Sliders, they don’t look like much, but when used properly they will light up your core and help you work muscles you didn’t even know you had. You may not think much of the circular, slippery discs but once you give them a try—you’ll understand the hype. Sliders have the potential to turn average exercise movements such as planks or lunges into super-charged, resistance-packed power moves. Sliders are also great because they aren’t bulky or expensive meaning you can easily keep a set at home so you can make healthy happen inside and outside the gym. If you’re new to sliders, read on and learn all the ways this slick gym accessory can up your workout game and challenge you to push yourself harder!
What Do Sliders Do?
Sliders, much like their name suggests, create slight instability that requires you to work harder to keep your balance and forces your whole body to stabilize you throughout the movement. When your body is working in overdrive to keep you upright, your muscles are firing on all cylinders, making an even greater impact on your workout than without. Think of a reverse lunge, they’re difficult—but you’re able to keep your balance fairly easily as you dip into the position. When you add a slider into the equation and glide back into the exercise, your core begins to power up to keep you aligned and your quads have to work even harder to get you back into standing position as you complete your lunge. Now imagine doing five sets of 10 reverse lunges with the gliders and you’ll have a good idea of how much of an impact those small, non-descript discs can make on a workout.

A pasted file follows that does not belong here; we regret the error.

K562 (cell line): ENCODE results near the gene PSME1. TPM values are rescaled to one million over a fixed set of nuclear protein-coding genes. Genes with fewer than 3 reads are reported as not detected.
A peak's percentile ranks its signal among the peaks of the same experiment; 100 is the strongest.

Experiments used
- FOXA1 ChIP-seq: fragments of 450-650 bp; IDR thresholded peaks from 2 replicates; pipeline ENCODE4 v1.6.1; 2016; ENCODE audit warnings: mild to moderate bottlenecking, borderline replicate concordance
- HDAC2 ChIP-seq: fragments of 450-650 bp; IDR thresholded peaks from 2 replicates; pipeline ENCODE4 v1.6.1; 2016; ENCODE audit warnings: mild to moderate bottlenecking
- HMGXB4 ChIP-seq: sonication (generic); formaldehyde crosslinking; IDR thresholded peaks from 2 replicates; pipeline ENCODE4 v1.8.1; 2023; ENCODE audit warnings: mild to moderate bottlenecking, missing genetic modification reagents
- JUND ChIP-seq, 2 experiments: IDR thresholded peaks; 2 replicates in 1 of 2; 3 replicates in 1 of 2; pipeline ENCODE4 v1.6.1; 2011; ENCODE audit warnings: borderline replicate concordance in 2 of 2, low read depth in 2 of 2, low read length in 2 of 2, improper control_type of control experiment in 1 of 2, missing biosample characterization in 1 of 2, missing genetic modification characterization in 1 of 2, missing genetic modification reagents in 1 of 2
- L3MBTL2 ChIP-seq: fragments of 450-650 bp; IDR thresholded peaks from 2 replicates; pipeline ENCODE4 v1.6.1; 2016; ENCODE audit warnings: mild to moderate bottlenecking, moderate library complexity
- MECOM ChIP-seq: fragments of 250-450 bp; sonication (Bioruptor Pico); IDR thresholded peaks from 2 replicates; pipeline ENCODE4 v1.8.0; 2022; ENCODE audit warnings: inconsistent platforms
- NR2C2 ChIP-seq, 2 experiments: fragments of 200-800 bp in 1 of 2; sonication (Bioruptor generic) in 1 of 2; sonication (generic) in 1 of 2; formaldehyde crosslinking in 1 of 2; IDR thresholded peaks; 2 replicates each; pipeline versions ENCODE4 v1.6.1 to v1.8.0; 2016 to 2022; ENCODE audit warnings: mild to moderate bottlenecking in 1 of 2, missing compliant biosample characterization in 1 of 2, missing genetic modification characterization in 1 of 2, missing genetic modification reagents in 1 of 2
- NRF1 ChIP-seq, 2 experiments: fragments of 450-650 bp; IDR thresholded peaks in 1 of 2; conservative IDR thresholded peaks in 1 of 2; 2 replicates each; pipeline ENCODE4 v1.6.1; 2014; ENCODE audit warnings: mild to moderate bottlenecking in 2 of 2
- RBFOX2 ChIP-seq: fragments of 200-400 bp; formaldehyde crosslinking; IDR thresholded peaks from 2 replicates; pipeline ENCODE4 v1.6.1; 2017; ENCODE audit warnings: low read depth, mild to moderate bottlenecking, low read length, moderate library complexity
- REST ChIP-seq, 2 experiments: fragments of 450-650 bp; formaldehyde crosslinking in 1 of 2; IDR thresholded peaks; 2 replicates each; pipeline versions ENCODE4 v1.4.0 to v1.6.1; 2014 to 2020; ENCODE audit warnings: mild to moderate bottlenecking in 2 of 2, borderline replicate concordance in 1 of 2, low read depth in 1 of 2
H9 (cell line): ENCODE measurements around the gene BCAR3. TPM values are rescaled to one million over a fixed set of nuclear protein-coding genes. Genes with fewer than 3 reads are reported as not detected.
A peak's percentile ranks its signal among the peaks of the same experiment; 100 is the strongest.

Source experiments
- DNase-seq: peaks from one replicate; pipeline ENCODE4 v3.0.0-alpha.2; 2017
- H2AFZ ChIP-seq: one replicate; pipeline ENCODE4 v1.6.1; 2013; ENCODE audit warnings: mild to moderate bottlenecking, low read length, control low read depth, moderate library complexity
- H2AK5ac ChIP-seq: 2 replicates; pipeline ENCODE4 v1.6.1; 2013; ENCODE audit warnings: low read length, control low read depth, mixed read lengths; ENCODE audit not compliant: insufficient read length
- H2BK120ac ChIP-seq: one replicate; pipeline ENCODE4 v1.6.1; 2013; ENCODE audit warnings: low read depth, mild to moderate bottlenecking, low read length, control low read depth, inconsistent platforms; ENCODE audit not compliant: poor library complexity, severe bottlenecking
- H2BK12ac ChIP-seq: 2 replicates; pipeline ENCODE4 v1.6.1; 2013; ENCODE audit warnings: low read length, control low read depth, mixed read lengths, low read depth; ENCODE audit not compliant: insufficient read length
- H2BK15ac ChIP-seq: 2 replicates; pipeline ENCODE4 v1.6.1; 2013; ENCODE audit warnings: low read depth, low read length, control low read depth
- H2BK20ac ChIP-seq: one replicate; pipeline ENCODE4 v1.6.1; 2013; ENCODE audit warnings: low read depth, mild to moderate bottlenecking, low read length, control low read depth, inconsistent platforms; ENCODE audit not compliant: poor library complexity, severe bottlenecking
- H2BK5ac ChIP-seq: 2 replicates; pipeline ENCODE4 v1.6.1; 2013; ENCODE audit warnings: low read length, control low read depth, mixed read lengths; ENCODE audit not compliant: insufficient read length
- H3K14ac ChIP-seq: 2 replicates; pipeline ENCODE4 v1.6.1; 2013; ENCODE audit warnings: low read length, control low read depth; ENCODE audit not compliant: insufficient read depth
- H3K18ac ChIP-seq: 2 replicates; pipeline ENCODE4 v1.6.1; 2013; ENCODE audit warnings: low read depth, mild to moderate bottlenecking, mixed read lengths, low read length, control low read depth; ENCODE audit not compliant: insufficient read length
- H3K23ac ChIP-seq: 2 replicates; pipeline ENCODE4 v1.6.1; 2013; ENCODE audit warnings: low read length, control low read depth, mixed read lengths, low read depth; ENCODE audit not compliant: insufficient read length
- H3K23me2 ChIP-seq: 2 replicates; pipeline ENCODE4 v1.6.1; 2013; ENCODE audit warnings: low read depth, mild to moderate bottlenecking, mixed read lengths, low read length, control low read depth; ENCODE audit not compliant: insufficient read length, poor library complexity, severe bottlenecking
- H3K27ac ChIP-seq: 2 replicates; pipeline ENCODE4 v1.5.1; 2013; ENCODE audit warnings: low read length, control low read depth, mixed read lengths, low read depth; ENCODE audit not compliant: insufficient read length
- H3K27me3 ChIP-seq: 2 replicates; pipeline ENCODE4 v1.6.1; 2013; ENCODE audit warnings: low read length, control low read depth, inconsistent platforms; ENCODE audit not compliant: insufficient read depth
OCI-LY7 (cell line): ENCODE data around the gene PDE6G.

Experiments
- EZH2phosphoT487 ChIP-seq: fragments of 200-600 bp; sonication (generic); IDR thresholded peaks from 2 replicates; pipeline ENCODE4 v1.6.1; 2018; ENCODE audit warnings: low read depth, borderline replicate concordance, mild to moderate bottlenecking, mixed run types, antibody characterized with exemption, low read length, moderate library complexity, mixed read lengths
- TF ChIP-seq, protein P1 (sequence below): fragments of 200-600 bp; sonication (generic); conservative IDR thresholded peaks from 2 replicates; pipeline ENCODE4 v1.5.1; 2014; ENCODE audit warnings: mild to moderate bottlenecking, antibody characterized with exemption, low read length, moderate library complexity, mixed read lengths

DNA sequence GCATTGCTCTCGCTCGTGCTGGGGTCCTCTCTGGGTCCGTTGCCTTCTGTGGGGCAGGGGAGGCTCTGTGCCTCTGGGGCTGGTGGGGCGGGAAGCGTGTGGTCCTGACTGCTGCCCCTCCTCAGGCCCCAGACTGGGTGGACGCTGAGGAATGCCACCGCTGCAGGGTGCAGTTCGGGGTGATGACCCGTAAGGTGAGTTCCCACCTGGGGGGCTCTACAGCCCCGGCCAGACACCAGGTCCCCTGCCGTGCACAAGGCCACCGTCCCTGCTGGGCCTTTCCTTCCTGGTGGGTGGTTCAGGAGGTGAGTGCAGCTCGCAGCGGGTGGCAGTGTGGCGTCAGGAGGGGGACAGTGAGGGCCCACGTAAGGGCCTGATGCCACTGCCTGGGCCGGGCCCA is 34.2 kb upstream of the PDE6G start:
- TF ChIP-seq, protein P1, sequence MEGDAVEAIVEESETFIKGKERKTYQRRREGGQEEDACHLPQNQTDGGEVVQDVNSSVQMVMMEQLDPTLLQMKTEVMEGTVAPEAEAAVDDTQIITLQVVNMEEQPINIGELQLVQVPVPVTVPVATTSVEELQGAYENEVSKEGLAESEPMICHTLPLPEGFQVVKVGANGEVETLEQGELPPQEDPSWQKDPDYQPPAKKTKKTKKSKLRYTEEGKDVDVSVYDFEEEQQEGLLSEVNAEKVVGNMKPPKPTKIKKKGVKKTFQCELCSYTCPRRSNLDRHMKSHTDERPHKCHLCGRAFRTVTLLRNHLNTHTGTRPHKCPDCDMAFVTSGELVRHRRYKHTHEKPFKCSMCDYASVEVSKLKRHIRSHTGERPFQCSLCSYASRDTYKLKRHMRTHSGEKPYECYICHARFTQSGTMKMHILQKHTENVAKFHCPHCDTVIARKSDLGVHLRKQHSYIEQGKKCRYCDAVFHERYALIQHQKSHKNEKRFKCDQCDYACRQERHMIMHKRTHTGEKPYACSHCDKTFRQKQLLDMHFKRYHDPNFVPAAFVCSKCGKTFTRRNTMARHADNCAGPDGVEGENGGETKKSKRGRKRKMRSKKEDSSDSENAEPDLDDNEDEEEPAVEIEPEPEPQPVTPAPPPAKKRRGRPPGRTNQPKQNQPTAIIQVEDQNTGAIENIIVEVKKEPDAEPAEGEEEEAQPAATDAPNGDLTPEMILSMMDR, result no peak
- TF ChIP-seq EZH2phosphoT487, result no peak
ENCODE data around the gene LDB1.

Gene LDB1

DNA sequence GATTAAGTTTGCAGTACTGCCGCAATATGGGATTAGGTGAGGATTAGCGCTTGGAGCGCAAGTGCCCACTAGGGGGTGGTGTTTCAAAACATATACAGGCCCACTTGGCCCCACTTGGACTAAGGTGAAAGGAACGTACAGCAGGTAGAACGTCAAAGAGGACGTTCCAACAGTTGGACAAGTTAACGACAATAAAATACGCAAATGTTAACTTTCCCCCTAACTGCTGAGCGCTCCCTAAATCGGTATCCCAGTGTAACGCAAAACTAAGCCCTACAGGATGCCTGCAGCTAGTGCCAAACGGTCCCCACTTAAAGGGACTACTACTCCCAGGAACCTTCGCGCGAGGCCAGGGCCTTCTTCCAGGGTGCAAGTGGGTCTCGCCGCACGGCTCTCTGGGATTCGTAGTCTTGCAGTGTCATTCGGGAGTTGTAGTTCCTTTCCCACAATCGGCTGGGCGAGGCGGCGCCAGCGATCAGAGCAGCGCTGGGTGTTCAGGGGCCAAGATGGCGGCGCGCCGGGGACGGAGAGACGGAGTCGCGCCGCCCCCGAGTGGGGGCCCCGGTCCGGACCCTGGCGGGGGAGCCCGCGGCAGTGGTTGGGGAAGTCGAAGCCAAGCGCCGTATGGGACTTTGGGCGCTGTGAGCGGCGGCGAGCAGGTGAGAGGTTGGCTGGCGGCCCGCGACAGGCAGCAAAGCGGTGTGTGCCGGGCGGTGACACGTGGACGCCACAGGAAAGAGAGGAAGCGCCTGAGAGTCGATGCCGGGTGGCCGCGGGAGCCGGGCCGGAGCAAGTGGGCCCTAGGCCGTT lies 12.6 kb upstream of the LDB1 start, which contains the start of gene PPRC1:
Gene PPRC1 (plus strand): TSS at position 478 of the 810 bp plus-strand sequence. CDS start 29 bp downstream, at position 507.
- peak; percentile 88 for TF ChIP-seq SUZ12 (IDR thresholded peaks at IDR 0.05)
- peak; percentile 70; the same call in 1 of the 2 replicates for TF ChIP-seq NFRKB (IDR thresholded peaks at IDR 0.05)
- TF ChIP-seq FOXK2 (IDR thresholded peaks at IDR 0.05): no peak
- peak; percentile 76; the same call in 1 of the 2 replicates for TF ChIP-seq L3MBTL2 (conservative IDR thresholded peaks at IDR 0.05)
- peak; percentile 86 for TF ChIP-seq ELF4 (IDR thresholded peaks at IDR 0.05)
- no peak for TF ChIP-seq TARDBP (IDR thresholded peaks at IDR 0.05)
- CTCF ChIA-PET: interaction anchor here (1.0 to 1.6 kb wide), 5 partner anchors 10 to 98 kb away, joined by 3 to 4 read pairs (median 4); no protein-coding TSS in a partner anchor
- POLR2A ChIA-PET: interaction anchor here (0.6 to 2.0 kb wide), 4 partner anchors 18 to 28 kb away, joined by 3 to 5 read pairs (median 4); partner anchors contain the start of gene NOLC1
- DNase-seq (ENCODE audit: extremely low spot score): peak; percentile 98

How Can I Use Them?
Sliders are awesome for many reasons, but their versatility is hard to beat. Because they can be used to modify traditional exercises—you can incorporate them into a myriad of workouts. Upper body, lower body, core—sliders can be used to strengthen every area of your body without strenuous impact as you glide rather than connect with the ground. They are a great addition for anybody no matter their fitness level.
Try 10 repetitions of the below circuit. Complete 2-3 rounds at your own pace with nothing but a set of sliders and medicine ball.